"Whenever I go into a restaurant, I order both a chicken and an egg to see which comes first"

Monday, September 5, 2011

Hedda Gabler, Tennessee Williams, and Shakespeare

 

As I have written in a previous blog (Shakespeare’s and Tennessee Williams’ Women), I have been immersed in Tennessee Williams for the last three months or so in preparation for the Centennial Festival of his birth here in Columbus, Mississippi.  I have loved his women for their delicacy, frailty, and sensibility.  Williams has said that these delicate women had strength and courage – Amanda for her efforts to keep her family together; Laura for her foray into the threatening outside world; Blanche for her battle of wills with Stanley; Alma for her struggles to break out of the world which has been defined for her; but I always think of them as frail, struggling with their idealism (Amanda) or mental weakness (Blanche, Alma, Laura ) and ultimately failing. 

Williams has, of course, created more classically strong women – Maggie the Cat is the most notable in her obsessive, manipulative love for Brick – but I like her less because they fall far from my theatrical ideal of the aggressive, compulsive women in Shakespeare who accepted their socially inferior role in life and in the palace, but who used every bit of intelligence, wiles, cunning, deception, and duplicity to get what they wanted.  In fact, there is no reason why women should be classified in their own sexual category.  Goneril and Regan, my Nietzschian heros as “evil” as Richard III, Aaron the Moor, Iago, or Edmund (or Marlowe’s Tamburlaine, the ur-villain who inspired Shakespeare), are certainly the equal of their male counterparts in their ruthless, amoral, and ceaseless pursuits of power.

As I have also written, I re-read Chekhov’s Three Sisters because it was such an influence on Williams (as well as The Seagull, which he adapted).  The women in this play were not so much weak or debilitated by their fantasies and inability to cope with the real world; but unable to act to effect changes in what they clearly saw were the constraints on their intellect, spirit, and independence.  While they could have made dramatic changes – like return to the Moscow which had become their ideal – they did not.  Irina does make an attempt – she agrees to marry an older, spiritless man in her hope to change her life; but he is killed in a senseless duel.

Ibsen, however, more or less a contemporary of Chekhov, gave his female characters strength and will.  Nora, in A Doll’s House finally overcomes her reticence, frustration, and strict notions of society and propriety to leave Helmer; but it is Hedda Gabler in the play of that name that rises to my ideal of evil stardom.  She is a true Nietzschian character – “For once in my life”, she says, “I want the power to shape a human destiny” –and she goes through any means to attain her goal.  Lovborg is her project.  Although Mrs. Elvsted has recognized Lovborg’s genius and devoted herself to reforming him from his profligate ways to restore his talents, Hedda has a much more insidious plan in mind.  When she realizes that she cannot take credit, as Mrs. Elvsted has rightly done, for Lovborg’s new book of revolutionary ideas, she decides she must destroy Mrs. Elvsted in a spiteful, hateful and disgraceful way:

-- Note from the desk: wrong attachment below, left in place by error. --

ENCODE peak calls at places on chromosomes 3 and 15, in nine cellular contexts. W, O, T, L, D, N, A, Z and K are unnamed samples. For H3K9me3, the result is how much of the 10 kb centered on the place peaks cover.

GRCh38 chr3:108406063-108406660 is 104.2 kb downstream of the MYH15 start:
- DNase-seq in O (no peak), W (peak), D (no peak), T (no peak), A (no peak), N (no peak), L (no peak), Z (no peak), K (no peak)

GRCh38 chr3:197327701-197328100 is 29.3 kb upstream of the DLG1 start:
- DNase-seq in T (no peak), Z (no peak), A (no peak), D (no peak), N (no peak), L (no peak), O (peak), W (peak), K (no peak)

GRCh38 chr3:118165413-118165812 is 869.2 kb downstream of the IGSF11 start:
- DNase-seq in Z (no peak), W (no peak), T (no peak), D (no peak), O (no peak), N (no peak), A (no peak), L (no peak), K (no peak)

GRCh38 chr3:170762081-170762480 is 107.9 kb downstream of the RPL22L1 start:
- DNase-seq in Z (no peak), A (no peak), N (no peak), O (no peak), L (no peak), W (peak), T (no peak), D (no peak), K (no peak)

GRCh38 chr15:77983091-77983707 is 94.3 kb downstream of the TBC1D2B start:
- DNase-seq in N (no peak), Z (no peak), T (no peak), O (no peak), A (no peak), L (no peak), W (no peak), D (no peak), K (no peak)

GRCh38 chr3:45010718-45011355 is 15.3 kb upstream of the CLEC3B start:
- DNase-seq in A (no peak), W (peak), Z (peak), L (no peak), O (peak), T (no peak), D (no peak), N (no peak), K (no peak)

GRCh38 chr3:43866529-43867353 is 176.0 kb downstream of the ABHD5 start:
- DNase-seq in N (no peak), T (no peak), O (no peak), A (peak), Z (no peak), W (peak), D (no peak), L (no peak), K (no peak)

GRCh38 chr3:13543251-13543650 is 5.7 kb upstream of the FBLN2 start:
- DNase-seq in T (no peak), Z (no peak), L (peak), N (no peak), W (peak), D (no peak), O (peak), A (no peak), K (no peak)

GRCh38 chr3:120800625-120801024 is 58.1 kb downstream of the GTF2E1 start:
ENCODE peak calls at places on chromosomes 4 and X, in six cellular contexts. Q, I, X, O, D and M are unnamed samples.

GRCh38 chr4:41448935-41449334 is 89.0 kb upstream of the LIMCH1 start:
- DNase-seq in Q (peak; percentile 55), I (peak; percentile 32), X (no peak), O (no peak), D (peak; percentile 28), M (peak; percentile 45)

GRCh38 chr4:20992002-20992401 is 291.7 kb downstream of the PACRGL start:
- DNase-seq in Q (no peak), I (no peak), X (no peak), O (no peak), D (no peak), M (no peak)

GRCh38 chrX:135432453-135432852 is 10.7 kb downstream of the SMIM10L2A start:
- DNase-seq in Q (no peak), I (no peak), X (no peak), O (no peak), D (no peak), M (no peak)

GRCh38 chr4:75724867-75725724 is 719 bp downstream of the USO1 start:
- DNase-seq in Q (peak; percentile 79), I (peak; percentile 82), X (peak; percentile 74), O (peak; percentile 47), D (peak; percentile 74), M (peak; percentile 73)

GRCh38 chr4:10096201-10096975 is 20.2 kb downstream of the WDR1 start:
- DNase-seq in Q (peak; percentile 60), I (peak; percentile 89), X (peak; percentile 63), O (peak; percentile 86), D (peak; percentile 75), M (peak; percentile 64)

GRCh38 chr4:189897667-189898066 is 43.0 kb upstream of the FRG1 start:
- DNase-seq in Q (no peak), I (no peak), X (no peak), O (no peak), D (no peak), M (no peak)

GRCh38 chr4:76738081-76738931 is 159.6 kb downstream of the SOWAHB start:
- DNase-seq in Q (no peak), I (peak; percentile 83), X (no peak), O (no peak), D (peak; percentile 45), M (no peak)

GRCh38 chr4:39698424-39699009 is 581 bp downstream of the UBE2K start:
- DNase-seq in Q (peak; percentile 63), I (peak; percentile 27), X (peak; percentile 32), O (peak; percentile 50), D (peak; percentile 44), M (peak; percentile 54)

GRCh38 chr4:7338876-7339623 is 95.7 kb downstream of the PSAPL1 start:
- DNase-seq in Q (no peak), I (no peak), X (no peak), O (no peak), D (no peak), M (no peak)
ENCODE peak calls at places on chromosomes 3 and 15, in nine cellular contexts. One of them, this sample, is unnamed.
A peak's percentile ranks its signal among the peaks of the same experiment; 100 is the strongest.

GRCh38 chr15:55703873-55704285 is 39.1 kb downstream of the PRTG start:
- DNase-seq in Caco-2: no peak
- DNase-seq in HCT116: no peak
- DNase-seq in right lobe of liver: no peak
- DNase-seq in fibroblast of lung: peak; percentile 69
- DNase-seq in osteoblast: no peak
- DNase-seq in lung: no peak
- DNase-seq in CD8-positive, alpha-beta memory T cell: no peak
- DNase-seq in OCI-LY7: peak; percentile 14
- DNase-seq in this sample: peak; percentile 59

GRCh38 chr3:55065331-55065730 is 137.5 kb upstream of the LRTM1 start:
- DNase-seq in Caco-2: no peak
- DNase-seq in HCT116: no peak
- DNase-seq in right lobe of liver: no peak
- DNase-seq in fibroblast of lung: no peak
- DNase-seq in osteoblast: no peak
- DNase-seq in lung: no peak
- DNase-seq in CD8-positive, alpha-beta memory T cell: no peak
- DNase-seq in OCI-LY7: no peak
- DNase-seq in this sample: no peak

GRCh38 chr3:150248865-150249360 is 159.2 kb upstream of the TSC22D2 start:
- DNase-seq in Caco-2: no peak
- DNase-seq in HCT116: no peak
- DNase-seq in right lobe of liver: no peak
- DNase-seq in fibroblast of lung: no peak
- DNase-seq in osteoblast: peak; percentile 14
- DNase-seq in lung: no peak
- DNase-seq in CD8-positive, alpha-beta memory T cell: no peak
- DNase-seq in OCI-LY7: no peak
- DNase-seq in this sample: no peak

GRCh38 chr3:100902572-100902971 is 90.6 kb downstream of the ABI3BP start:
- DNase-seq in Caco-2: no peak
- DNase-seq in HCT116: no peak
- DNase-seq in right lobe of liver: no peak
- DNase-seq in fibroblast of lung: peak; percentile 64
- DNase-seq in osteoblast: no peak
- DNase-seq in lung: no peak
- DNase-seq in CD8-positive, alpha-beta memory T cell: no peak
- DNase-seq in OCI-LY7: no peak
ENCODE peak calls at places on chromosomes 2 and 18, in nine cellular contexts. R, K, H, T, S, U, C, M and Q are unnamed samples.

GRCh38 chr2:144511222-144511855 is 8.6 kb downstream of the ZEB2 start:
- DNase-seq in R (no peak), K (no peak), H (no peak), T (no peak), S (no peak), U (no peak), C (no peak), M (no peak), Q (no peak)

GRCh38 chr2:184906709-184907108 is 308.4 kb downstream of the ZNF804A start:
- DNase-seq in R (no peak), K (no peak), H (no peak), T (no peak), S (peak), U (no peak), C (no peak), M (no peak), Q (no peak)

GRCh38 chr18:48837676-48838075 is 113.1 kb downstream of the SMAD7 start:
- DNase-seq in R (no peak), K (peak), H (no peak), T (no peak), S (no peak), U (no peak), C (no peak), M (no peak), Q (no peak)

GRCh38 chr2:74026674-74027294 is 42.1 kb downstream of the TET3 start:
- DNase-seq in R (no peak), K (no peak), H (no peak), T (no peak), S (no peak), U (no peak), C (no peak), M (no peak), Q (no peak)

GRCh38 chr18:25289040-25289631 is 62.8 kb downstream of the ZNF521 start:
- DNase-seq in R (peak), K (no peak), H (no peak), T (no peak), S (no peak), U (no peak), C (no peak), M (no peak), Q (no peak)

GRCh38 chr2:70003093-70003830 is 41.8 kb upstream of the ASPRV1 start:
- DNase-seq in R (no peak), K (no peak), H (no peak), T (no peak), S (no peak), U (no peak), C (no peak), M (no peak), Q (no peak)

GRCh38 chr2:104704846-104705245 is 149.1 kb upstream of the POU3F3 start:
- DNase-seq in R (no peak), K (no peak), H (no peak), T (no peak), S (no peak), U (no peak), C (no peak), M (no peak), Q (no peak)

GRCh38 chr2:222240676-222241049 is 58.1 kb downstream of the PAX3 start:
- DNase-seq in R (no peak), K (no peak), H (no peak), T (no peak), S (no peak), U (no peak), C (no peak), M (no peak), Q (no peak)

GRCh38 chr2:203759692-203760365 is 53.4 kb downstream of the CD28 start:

HEDDA: (She throws part of the manuscript [Lovborg’s new book] in the fire and whispers to herself): Your child, Thea – your child and Ejlert Lovborg’s.  Darling little Thea, with the curly hair. (Throws more of the manuscript into the stove). I’m burning your child, Thea. (Throws in the rest of the manuscript).  I’m burning it – burning it -

In doing this she quite realizes that hopes of positively influencing the destiny of Lovborg (“vines in his hair” for glory based on his book), she becomes focussed on destroying him, but gloriously.  She gives him one of her pistols to honorably end his life.  He botches the affair, associates himself with a local prostitute in so doing, and ends whatever dreams of power Hedda has (One thinks of the botched suicides in Antony and Cleopatra and Julius Caesar, so we can’t be too harsh).   Hedda is quickly found out by Judge Brack who blackmails her about the ownership of the pistols, and Hedda replies:

That means you have me in your power, Judge.  You have me at your beck and call from now on.

She kills herself – shoots herself in the temple, in her way, a death and a statement.

Hedda’s plotting was a bit dodgy.  How could she not have thought about the incriminating evidence of the pistols; or perhaps figured out some way of using the recovered manuscript as an instrument of power?  She changed strategies in mid-stream – at first she thought she would be seen as the power behind Lovborg, and when that changed, she became arch-villainess.  I don’t hold this against her, or rather Ibsen.  He has created a woman beyond good and evil, and one of the more interesting characters in Scandinavian theatre.

In many ways, Hedda Gabler brought me full circle to Shakespeare’s Histories after this long interlude with Tennessee Williams.  Williams and I are too different, I suspect, in our sensibilities and outlook to have connected.  I love what Jan Kott has called The Grand Mechanism of the Histories – the unstoppable movement of events that are moved by power, greed, aggression, she-bear protection, and the abandonment of morality for personal gain.   Tennessee Williams is writing of a different environment.  The world is threatening and qualitatively worse than the inner worlds created by his characters.  For Shakespeare the world simply is, and it is the stage on which his players act.

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